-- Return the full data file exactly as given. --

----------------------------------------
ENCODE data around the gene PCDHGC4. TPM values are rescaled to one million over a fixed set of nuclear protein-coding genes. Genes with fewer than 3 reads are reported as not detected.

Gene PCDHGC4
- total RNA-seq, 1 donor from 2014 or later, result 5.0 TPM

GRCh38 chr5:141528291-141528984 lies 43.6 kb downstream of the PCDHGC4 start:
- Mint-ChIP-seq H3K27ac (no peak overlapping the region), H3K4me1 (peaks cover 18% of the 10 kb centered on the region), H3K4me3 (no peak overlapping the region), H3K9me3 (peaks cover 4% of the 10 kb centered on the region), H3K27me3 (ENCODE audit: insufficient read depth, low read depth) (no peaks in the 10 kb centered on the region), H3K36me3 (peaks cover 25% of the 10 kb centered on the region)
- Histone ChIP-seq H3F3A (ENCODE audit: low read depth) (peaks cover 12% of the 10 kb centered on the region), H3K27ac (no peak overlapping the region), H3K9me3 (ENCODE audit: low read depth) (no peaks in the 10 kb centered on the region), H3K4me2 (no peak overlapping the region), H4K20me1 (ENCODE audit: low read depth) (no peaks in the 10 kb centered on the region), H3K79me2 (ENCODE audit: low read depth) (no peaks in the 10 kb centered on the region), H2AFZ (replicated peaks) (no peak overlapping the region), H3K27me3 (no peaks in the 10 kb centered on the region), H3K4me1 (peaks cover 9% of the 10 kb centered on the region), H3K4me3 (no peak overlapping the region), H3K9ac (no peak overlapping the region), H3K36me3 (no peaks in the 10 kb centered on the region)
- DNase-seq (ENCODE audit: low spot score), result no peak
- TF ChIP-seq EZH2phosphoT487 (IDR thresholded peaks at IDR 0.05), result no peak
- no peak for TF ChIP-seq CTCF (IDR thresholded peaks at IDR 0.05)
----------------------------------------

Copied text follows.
ENCODE data around the gene PCDHGC4. TPM values are rescaled to one million over a fixed set of nuclear protein-coding genes. Genes with fewer than 3 reads are reported as not detected.

Gene PCDHGC4
- total RNA-seq, 1 donor from 2014 or later, result 5.0 TPM

GRCh38 chr5:141528291-141528984 lies 43.6 kb downstream of the PCDHGC4 start:
- Mint-ChIP-seq H3K27ac (no peak overlapping the region), H3K4me1 (peaks cover 18% of the 10 kb centered on the region), H3K4me3 (no peak overlapping the region), H3K9me3 (peaks cover 4% of the 10 kb centered on the region), H3K27me3 (ENCODE audit: insufficient read depth, low read depth) (no peaks in the 10 kb centered on the region), H3K36me3 (peaks cover 25% of the 10 kb centered on the region)
- Histone ChIP-seq H3F3A (ENCODE audit: low read depth) (peaks cover 12% of the 10 kb centered on the region), H3K27ac (no peak overlapping the region), H3K9me3 (ENCODE audit: low read depth) (no peaks in the 10 kb centered on the region), H3K4me2 (no peak overlapping the region), H4K20me1 (ENCODE audit: low read depth) (no peaks in the 10 kb centered on the region), H3K79me2 (ENCODE audit: low read depth) (no peaks in the 10 kb centered on the region), H2AFZ (replicated peaks) (no peak overlapping the region), H3K27me3 (no peaks in the 10 kb centered on the region), H3K4me1 (peaks cover 9% of the 10 kb centered on the region), H3K4me3 (no peak overlapping the region), H3K9ac (no peak overlapping the region), H3K36me3 (no peaks in the 10 kb centered on the region)
- DNase-seq (ENCODE audit: low spot score), result no peak
- TF ChIP-seq EZH2phosphoT487 (IDR thresholded peaks at IDR 0.05), result no peak
- no peak for TF ChIP-seq CTCF (IDR thresholded peaks at IDR 0.05)